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    Command:

    mapscrn

    
    
    

    SYNOPSIS

           mapscrn [-v] [-o map.orig] mapfile
    
    
    

    DESCRIPTION

           The  mapscrn  command  is  obsolete - its function is now built-in into
           setfont.  However, for backwards compatibility it is still available as
           a separate command.
    
           The mapscrn command loads a user defined output character mapping table
           into the console driver. The console driver may be later put  into  use
           user-defined mapping table mode by outputting a special escape sequence
           to the console device.  This sequence is <esc>(K for the  G0  character
           set and <esc>)K for the G1 character set.  When the -o option is given,
           the old map is saved in map.orig.
    
    
    

    USE

           There are two kinds of mapping tables: direct-to-font tables, that give
           a  font  position  for each user byte value, and user-to-unicode tables
           that give a unicode value for each user byte. The  corresponding  glyph
           is now found using the unicode index of the font.  The command
                  mapscrn trivial
           sets  up  a  one-to-one  direct-to-font table where user bytes directly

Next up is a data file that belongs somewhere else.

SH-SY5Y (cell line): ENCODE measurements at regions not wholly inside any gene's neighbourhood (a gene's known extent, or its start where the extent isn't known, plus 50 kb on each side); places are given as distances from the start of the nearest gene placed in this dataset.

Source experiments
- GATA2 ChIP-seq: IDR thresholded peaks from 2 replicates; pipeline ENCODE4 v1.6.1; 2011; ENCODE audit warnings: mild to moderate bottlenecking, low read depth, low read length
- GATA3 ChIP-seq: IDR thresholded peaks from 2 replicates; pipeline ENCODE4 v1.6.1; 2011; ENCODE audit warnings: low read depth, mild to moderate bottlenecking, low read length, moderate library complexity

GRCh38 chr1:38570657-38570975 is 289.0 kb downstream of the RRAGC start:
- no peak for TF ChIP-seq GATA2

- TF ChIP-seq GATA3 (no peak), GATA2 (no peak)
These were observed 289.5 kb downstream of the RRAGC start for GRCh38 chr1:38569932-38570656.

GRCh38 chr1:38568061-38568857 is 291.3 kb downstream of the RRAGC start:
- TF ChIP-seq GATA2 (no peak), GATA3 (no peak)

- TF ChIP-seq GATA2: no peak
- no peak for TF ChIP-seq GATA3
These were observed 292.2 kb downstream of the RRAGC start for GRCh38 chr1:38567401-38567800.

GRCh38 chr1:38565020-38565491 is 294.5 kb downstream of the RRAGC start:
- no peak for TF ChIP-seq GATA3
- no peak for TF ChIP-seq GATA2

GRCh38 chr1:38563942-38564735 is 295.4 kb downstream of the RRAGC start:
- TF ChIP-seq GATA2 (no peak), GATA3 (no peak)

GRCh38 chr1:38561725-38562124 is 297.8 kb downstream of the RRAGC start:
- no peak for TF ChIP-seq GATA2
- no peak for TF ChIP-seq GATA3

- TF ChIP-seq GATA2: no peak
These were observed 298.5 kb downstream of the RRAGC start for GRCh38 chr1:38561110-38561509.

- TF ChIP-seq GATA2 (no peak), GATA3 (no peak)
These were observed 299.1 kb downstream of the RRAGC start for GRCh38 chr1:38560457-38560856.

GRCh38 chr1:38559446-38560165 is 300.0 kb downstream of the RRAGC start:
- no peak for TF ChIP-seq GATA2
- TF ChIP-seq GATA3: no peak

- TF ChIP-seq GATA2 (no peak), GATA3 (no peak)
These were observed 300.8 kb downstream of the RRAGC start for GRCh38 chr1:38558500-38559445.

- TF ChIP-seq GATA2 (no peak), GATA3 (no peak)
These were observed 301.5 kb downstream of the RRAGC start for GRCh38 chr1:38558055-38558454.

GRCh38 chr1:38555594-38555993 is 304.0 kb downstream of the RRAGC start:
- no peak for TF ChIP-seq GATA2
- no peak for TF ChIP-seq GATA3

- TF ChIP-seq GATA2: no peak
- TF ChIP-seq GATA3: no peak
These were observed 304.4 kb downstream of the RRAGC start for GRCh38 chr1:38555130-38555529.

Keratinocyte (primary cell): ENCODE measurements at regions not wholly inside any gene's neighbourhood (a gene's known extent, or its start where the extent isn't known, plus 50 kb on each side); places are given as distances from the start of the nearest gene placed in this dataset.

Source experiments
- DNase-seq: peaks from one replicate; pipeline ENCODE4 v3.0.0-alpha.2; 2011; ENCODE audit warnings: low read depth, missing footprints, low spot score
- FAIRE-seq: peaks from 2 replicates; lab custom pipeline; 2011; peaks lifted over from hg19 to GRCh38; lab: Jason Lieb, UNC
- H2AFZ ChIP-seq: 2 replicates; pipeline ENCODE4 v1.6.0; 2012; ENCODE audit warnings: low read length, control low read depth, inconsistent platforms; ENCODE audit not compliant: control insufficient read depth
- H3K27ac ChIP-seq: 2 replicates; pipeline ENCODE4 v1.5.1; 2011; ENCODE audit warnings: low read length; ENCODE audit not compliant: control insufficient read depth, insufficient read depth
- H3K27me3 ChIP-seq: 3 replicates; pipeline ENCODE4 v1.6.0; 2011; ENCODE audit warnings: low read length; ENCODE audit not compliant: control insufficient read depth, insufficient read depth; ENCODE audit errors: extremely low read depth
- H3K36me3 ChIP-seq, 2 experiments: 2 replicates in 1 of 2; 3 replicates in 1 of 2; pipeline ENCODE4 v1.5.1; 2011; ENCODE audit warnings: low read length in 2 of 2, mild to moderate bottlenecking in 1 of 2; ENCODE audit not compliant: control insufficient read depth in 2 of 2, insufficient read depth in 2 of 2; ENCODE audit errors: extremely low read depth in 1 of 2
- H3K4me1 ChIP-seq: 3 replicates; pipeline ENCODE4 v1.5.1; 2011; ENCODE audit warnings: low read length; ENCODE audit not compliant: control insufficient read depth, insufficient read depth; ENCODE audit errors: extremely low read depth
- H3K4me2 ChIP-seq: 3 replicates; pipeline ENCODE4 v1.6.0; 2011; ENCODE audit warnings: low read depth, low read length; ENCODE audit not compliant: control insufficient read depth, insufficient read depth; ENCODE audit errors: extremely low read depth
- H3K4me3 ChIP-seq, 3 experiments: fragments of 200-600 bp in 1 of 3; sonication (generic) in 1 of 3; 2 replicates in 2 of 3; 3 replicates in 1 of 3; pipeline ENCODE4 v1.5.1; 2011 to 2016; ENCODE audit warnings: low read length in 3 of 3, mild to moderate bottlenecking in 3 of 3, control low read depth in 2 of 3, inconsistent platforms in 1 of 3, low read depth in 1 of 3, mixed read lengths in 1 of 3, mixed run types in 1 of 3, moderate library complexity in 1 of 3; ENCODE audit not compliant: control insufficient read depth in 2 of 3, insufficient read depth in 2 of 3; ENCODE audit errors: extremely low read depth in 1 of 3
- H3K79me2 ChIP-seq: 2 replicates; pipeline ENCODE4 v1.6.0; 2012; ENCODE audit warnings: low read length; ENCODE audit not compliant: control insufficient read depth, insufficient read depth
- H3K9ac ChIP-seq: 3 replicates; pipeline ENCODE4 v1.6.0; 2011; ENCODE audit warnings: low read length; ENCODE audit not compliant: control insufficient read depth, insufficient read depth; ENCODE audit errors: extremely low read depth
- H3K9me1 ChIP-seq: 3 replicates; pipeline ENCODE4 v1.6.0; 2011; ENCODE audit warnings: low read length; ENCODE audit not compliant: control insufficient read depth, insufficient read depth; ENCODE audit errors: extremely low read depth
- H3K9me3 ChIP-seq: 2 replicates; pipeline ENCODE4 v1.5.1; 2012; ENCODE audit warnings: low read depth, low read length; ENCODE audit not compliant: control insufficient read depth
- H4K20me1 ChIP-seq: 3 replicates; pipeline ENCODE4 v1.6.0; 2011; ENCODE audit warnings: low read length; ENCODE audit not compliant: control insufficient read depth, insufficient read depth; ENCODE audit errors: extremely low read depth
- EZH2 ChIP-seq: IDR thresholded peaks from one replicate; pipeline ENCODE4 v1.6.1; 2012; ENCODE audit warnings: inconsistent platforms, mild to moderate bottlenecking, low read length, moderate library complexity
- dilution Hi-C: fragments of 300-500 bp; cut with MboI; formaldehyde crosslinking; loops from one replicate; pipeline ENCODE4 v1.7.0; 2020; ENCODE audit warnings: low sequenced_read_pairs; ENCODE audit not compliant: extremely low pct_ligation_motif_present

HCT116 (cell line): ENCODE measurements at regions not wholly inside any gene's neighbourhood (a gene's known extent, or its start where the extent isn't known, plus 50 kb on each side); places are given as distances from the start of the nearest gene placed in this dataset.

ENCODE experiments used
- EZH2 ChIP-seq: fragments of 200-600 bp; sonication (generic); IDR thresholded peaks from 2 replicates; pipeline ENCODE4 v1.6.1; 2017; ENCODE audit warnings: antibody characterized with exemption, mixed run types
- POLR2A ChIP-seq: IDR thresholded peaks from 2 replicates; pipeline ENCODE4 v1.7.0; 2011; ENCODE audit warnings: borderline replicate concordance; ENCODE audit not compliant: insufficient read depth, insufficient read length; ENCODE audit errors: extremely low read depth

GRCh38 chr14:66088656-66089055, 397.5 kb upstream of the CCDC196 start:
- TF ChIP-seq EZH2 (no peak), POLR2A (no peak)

address the font. This is useful for fonts that are in the  same  order
           as the character set one uses.  A command like
                  mapscrn 8859-2
           sets  up  a  user-to-unicode  table that assumes that the user uses ISO
           8859-2.
    
    
    

    INPUT FORMAT

           The mapscrn command can read the map in either of two formats:
           1. 256 or 512 bytes binary data
           2. two-column text file
           Format (1) is a direct image of the translation  table.  The  256-bytes
           tables  are  direct-to-font,  the  512-bytes tables are user-to-unicode
           tables.  Format (2) is used to fill the table  as  follows:  cell  with
           offset mentioned in the first column is filled with the value mentioned
           in the second column.  When values larger than 255 occur, or values are
           written  using  the U+xxxx notation, the table is assumed to be a user-
           to-unicode table, otherwise it is a direct-to-font table.
    
           Values in the file may be specified in one of several formats:
           1. Decimal: String of decimal digits not starting with '0'
           2. Octal: String of octal digits beginning with '0'.
           3. Hexadecimal: String of hexadecimal digits preceded by "0x".
           4. Unicode: String of four hexadecimal digits preceded by "U+".
           5. Character: Single character enclosed  in  single  quotes.  (And  the
           binary  value  is used.)  Note that blank, comma, tab character and '#'
           cannot be specified with this format.
           6. UTF-8  Character:  Single  (possibly  multi-byte)  UTF-8  character,
           enclosed in single quotes.
    
           Note that control characters (with codes < 32) cannot be re-mapped with
    
    
    

    Local 20 March 1993 MAPSCRN(8)

    
    
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